New York Yankees’ Dismal Player Development Picture

By Laura Depta
Debby Wong-USA TODAY Sports

In 2012, New York Yankees managing general partner Hal Steinbrenner said, “I just feel that if you do well on the player-development side, and you have a good farm system, you don’t need a $220 million payroll.” Makes sense.

In August, Steinbrenner called a meeting with some of his executives to discuss the state of the Yankees’ farm system. He clearly was not happy with the lack of big-league-ready talent. Last week, the Yankees announced the hiring of new coaching and player development personnel, seemingly indicating an attempt to improve the development picture in New York.

Unfortunately, a new special assistant of major and minor league operations isn’t going to offset the purging of draft picks that has occurred this offseason. Not only did the Yankees give away close to $300 million to sign free agents Jacoby Ellsbury, Brian McCann and Carlos Beltran, but free agent compensation rules forced them to forfeit their first three draft picks as well.

The departures of Robinson Cano and Curtis Granderson should have left the Yankees with compensatory picks, but those were cancelled out by the team’s own free agent signings. This means the Yankees’ first draft pick next June will be somewhere in the mid-50s overall.

Did you know that since 2001, the Yankees have forgone seven first-round picks in order to sign free agents? In 2009, they surrendered their first-round pick to the Los Angeles Angels in order to sign Mark Teixeira. Anyone remember who the Angels took in the first round of that draft? It was just some young kid by the name of Mike Trout.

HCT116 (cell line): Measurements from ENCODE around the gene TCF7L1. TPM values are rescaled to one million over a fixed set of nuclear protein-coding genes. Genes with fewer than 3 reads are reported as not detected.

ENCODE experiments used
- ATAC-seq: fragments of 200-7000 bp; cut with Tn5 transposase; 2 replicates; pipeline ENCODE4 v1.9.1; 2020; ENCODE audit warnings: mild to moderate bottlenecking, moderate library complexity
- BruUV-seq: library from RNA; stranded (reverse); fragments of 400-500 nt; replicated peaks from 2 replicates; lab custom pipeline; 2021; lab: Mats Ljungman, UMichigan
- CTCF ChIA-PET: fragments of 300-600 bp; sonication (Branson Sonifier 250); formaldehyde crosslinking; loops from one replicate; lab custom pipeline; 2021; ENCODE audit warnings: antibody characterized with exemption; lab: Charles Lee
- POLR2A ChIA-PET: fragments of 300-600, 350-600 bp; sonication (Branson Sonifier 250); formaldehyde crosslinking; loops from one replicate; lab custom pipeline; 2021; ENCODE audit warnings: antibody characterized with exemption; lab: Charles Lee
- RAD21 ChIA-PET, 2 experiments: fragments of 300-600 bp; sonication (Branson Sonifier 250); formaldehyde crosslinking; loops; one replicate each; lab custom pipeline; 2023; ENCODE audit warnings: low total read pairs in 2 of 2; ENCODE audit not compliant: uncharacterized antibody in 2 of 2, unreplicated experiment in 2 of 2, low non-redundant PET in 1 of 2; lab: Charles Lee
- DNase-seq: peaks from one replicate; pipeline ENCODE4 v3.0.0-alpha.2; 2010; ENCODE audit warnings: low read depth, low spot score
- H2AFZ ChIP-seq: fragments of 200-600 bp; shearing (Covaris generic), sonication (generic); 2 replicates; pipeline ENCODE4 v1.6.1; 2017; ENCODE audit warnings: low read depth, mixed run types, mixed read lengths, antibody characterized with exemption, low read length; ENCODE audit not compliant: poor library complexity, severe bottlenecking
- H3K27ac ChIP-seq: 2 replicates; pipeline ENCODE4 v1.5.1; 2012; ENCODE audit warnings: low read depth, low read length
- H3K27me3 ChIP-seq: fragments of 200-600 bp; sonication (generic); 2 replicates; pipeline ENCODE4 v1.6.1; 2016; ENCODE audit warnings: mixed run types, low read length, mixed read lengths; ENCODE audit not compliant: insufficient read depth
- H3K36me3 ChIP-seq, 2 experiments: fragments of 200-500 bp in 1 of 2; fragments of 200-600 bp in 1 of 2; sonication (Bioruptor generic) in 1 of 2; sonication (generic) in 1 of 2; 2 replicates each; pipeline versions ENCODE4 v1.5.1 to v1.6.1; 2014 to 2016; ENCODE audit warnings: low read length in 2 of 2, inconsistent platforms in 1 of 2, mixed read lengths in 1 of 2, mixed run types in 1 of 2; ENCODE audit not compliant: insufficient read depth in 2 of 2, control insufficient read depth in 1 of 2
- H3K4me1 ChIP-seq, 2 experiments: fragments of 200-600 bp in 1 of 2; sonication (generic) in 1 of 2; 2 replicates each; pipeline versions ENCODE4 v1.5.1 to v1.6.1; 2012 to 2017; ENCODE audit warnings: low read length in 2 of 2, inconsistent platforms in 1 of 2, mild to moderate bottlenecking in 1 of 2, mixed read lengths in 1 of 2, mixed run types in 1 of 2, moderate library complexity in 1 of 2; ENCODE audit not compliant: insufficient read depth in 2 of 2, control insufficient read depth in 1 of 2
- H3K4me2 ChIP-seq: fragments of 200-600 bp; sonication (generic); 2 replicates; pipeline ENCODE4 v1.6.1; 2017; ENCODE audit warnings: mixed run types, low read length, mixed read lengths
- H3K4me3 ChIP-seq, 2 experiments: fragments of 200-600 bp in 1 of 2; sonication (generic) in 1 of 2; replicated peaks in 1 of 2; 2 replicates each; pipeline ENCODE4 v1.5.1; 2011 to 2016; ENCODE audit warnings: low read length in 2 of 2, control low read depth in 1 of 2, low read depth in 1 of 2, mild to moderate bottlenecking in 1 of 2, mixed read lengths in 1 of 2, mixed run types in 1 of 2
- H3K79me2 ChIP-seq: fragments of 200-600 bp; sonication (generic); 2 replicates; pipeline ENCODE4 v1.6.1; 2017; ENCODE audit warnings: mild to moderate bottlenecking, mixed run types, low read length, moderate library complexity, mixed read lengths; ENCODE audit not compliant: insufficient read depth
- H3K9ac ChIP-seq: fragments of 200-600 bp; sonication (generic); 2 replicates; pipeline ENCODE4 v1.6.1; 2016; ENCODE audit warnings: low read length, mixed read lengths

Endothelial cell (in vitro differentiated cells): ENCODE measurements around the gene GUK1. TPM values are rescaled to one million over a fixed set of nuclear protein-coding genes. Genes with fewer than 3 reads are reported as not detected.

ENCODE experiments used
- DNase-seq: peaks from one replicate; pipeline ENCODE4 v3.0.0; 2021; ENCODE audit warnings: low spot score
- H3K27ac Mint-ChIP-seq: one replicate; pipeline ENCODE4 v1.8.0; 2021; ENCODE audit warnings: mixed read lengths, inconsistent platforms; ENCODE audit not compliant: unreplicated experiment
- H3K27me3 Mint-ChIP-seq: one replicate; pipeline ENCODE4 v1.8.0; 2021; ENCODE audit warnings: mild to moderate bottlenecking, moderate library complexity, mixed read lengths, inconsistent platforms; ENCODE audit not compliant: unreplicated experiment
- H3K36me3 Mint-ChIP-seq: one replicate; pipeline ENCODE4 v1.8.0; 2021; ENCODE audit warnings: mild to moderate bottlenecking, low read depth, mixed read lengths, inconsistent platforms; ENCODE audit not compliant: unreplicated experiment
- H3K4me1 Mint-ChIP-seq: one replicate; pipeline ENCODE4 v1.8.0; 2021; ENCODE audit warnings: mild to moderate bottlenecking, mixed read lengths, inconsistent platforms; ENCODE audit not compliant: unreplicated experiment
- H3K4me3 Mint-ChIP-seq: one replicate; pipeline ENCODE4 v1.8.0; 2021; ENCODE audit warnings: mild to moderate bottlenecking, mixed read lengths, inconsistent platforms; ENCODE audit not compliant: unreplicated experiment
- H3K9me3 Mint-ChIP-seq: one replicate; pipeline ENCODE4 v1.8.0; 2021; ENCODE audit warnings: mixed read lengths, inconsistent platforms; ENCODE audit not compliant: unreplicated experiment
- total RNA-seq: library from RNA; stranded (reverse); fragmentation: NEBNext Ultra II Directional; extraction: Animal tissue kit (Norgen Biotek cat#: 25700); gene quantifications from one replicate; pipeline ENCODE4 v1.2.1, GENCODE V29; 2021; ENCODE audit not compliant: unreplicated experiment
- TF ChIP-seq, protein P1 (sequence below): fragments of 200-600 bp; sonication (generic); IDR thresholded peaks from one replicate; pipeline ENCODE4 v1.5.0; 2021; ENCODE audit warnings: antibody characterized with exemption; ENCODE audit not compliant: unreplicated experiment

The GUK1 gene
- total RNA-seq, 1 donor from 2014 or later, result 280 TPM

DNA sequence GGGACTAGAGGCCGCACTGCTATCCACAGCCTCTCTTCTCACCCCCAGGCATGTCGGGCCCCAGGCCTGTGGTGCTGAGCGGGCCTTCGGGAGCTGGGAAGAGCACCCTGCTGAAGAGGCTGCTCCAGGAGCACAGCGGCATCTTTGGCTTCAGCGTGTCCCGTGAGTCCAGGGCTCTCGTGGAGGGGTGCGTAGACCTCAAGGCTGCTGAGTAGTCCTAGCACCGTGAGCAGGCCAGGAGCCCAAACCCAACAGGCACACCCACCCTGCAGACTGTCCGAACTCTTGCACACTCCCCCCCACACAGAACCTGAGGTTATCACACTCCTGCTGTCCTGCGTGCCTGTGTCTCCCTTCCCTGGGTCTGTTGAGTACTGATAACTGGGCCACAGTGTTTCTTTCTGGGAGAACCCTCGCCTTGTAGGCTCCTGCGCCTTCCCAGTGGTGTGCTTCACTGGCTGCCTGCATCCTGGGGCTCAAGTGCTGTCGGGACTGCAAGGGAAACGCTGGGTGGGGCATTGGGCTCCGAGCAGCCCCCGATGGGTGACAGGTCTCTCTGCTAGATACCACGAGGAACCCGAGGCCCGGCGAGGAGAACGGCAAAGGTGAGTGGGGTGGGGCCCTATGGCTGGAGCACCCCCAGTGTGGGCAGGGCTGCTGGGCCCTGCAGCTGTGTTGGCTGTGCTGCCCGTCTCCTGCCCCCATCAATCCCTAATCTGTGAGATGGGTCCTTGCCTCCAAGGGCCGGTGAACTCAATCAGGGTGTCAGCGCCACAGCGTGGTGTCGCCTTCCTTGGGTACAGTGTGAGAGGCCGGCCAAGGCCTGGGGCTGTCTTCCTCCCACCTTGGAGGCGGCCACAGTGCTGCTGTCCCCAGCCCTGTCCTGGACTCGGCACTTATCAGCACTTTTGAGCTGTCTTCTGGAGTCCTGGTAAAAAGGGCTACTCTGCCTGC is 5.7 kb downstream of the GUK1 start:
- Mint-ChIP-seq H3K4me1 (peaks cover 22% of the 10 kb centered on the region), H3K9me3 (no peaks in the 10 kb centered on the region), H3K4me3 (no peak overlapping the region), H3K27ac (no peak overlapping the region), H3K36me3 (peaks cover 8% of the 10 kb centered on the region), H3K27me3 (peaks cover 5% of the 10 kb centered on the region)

Since 1996, the Yankees have won five World Series Championships. Upon closer examination, it’s clear that four of those titles came via one route, and one came quite differently. The 1996-2000 teams had Derek Jeter, Mariano Rivera, Jorge Posada, Bernie Williams and Andy Pettitte. All of those guys were significant contributors to each title, and all came up through the Yankees’ system.

In 2009, the Yankees won largely due to the offseason free agent signings of Teixeira, C.C. Sabathia and A.J. Burnett. That was also the one year that Alex Rodriguez, acquired via trade in 2004, actually performed well in the postseason. That was it, though – just one title. Teixeira and Sabathia have been declining recently, Burnett turned out to be a New York bust, and A-Rod’s otherwise poor postseason performances have been well-documented.

For a team that generally makes its living on the long ball, the Yankees have produced exactly zero impact power hitters in the last two decades. In fact, the last time the Yankees drafted any type of bat that contributed to their long-term success was Jeter in 1992.

Since then, the player who was brought up with the Yankees with most home runs (and is still with the team) is Brett Gardner, hardly a power hitter. Gardner has racked up a whole 23 home runs in six years with the Yankees. Since 1997, the Yankees’ draft pick who has hit the most career home runs (total, not just with the Yankees) is Shelly Duncan (Shelley Duncan!?) with 43 long balls in seven big-league seasons.

The difference between the 1996-2000 teams and the 2009 team was player development. Free agent signings are how you win one championship at a time. Good player development is how you create dynasties.

Laura Depta is a New York Yankees writer for Follow her on Twitter @LauraDepta  and add her to your network on Google.

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